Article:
Science World, the Stanley Park totem poles, the digital Orca, it's all there in Elena Markelova's newest piece of art.
That piece of art is a 9 foot by 21 foot wall at University Canada West's (UCW) Vancouver House campus. Markelova just finished the huge, intricate, detailed painting, a project that took weeks.
"It all makes sense and everything is in its right place and I was so picky about it," she tells Vancouver is Awesome. "Even when I was sketching I had to use my iPhone with the 3-d map to put the buildings where they were supposed to be."
The local artist came in from Maple Ridge five days a week for more than two weeks to first sketch and then paint the gigantic piece, working up to 10 or 12 hours a day.
"I had a vision in my head of how it should turn out I couldn't stop," she says. "Some days were really hard."
At one point she had to take a day off because her hand needed a break; it would shake and she needed control to keep the details smooth.
To reach higher areas, like the Lions Gate Bridge, she had paint from a ladder. One day, near the end, she dropped her paint. The cup with blue inside tumbled to the ground with Markelova watching in horror.
"And I could see it in slow motion and I was jumping from the ladder to catch it, but not a single drop landed on the mural," she says.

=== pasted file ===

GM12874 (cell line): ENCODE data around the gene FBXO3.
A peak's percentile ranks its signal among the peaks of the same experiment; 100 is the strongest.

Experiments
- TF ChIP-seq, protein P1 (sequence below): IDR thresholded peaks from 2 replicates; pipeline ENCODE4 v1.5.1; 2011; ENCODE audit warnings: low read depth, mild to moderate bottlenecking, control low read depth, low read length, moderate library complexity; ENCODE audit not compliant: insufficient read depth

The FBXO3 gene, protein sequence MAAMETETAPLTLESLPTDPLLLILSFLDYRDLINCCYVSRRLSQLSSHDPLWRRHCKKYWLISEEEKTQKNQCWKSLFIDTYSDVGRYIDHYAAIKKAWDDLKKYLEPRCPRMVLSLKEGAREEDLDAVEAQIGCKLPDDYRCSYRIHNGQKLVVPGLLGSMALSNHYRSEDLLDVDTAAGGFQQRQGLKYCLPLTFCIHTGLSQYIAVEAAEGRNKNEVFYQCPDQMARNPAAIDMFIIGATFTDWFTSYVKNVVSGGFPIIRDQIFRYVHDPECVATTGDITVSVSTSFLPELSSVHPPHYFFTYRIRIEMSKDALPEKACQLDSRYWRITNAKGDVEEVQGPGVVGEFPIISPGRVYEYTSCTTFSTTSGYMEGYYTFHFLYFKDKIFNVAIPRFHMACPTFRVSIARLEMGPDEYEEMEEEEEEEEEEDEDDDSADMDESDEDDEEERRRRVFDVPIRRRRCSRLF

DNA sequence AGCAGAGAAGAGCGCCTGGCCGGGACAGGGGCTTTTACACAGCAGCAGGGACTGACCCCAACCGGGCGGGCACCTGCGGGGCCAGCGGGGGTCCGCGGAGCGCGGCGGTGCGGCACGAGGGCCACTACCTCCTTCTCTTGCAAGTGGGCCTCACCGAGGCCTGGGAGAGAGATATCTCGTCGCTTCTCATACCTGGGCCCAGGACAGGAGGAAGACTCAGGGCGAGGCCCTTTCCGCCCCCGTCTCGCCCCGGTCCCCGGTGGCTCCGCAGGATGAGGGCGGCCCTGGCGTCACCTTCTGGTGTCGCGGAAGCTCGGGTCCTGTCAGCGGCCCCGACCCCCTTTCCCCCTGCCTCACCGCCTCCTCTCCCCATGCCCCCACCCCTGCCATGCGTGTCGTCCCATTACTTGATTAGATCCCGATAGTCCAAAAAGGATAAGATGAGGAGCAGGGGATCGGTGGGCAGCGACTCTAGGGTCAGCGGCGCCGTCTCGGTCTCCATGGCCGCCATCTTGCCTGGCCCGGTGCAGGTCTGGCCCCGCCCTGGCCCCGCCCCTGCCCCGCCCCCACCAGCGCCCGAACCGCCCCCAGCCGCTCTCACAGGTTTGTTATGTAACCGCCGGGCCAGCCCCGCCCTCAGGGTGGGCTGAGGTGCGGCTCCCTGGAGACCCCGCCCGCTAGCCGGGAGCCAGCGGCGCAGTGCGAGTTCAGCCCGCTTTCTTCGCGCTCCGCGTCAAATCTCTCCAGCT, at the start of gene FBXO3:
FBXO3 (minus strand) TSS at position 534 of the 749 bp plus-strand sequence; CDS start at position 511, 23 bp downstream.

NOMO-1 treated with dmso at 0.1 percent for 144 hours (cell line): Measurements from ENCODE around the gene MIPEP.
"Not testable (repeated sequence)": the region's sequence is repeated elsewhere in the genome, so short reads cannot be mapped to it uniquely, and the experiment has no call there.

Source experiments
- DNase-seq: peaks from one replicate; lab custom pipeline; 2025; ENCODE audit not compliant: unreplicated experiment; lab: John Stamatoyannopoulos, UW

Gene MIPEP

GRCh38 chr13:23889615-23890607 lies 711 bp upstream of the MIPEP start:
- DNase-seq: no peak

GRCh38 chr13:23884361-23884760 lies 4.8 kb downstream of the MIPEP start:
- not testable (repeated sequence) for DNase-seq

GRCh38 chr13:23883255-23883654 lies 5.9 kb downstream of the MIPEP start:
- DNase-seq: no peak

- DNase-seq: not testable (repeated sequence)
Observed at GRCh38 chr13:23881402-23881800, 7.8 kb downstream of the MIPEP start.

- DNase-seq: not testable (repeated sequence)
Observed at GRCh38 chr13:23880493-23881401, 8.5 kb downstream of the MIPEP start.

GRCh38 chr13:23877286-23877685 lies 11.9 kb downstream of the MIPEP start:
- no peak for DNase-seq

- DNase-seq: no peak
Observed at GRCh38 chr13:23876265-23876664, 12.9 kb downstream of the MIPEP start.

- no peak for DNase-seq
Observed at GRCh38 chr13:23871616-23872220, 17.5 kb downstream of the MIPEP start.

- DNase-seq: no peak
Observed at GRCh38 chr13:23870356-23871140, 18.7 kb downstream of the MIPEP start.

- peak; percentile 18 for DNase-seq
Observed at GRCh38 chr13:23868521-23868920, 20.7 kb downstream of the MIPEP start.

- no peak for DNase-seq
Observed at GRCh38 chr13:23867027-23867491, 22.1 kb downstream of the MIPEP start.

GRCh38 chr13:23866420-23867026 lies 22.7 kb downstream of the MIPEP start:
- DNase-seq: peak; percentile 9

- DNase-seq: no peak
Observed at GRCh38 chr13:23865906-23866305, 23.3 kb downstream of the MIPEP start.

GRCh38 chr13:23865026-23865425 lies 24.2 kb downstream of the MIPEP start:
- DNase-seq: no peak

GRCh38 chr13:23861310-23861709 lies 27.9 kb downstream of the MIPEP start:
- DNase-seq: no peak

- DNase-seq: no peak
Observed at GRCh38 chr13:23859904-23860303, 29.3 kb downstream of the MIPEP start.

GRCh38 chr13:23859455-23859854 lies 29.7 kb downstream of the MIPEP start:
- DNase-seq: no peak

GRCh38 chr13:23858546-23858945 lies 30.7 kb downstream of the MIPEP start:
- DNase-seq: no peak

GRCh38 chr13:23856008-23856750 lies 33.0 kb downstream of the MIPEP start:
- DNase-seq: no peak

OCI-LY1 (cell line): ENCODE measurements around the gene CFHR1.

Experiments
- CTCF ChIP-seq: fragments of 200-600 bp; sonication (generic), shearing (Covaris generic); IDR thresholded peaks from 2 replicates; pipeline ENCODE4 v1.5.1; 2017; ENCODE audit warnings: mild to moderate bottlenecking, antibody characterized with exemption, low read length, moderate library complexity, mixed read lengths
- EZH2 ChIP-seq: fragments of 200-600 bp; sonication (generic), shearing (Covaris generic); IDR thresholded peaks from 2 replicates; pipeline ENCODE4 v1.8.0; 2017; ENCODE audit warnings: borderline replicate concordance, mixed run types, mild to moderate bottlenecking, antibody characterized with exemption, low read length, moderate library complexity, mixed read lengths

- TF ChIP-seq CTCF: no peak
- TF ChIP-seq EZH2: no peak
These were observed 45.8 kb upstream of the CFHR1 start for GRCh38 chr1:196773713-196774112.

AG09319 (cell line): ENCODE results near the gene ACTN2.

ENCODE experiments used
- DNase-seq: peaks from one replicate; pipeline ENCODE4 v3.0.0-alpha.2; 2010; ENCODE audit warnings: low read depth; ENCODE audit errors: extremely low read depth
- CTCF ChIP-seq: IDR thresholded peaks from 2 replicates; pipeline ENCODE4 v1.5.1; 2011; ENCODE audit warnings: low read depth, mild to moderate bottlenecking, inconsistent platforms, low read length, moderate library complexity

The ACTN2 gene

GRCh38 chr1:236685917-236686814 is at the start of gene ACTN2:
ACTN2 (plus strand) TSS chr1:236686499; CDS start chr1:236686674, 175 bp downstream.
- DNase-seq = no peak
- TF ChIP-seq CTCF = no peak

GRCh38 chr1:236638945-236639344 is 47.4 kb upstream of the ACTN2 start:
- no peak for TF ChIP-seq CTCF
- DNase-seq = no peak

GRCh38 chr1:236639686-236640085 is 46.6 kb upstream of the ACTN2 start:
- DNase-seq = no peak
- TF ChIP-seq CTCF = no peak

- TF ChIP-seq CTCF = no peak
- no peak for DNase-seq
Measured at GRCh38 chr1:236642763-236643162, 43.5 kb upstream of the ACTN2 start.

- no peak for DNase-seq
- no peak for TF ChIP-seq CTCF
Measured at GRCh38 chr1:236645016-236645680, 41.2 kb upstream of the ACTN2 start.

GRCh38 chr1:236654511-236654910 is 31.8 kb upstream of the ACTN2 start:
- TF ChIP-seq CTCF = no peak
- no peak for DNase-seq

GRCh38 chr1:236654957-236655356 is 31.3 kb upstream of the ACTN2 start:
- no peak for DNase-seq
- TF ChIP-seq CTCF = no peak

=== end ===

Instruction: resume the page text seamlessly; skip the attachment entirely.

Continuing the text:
Which was lucky; the painting is on a white wall and corrections would have been difficult. She doesn't use white paint, which would have been needed to cover up any mistakes. Through skill and luck, she made none.
Painting Science World was likely the hardest part she says, particularly adding colour. It got to the point where she was putting it off.
"I was so worried I'd mess it up, but when I painted it, it turned out beautiful," she says.
Markelova, who moved from graphic design to full-time art, has created map art before, but nothing on this scale. To keep everything aligned properly she used strings to mark where the streets are.
"I wanted to make sure all the streets aligned," she says. "Everything is in its right place and worked with the aerial perspective."
University Canada West contacted her after an employee saw her work a few years ago at an event. They reached out to her earlier this year.
"I was thinking of looking around, see how I can turn my art into larger scales, and there she was," Markelova says.
They showed her the wall and she planned a few sketches.
"I had a really clear idea in my head, I love doing maps," she says. "There's some special part of my brain for that. I looked at the wall and I could see it, exactly where everything would be."
While the project took under a month, the finish was an emotional one.
"There were so many emotions, I even cried a little bit when I realized 'This is it,'" she says.
The painting is on the fourth floor of the UCW building at Pacific and Granville streets. Students and visitors to the campus will be able to see it once the campus reopens in the fall. The public might catch it for a brief second as well (more, if they're walking), as they go over the Granville Street Bridge; it's visible (in the right light) from the bridge as one goes south on Granville Street after the on-ramp from Pacific Street.